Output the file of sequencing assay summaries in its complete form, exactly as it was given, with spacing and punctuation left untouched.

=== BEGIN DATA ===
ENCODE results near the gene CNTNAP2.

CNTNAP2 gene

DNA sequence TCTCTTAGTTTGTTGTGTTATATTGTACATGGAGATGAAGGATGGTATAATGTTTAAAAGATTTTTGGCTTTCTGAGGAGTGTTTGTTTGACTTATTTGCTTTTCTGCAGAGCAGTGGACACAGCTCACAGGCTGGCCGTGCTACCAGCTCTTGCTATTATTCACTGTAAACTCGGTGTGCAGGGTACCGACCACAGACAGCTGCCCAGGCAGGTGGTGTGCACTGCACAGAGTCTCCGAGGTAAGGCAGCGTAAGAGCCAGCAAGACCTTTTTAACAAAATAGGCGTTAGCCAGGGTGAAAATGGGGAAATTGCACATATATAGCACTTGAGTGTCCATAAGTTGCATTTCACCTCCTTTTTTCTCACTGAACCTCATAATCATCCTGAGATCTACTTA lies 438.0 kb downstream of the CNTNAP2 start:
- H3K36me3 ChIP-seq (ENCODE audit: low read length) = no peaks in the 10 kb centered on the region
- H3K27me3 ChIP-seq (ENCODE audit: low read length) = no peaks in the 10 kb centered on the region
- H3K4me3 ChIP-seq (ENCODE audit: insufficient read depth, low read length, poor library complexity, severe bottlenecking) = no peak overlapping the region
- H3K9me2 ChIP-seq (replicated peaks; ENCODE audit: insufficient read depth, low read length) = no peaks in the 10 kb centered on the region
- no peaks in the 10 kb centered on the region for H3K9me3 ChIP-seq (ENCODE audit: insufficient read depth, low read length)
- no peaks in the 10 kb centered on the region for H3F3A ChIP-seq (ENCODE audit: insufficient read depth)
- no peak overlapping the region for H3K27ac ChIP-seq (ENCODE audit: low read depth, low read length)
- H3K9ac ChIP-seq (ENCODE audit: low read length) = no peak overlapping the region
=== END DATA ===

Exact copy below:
ENCODE results near the gene CNTNAP2.

CNTNAP2 gene

DNA sequence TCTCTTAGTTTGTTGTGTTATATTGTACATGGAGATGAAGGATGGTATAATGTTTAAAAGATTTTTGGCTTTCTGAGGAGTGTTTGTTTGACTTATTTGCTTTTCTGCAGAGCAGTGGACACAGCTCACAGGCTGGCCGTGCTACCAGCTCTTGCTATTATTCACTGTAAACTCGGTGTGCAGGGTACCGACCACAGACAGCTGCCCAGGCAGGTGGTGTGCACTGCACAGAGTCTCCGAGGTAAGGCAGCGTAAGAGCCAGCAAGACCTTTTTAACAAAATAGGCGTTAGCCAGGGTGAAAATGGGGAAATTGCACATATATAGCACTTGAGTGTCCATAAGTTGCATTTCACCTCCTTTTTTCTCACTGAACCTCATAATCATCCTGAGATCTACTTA lies 438.0 kb downstream of the CNTNAP2 start:
- H3K36me3 ChIP-seq (ENCODE audit: low read length) = no peaks in the 10 kb centered on the region
- H3K27me3 ChIP-seq (ENCODE audit: low read length) = no peaks in the 10 kb centered on the region
- H3K4me3 ChIP-seq (ENCODE audit: insufficient read depth, low read length, poor library complexity, severe bottlenecking) = no peak overlapping the region
- H3K9me2 ChIP-seq (replicated peaks; ENCODE audit: insufficient read depth, low read length) = no peaks in the 10 kb centered on the region
- no peaks in the 10 kb centered on the region for H3K9me3 ChIP-seq (ENCODE audit: insufficient read depth, low read length)
- no peaks in the 10 kb centered on the region for H3F3A ChIP-seq (ENCODE audit: insufficient read depth)
- no peak overlapping the region for H3K27ac ChIP-seq (ENCODE audit: low read depth, low read length)
- H3K9ac ChIP-seq (ENCODE audit: low read length) = no peak overlapping the region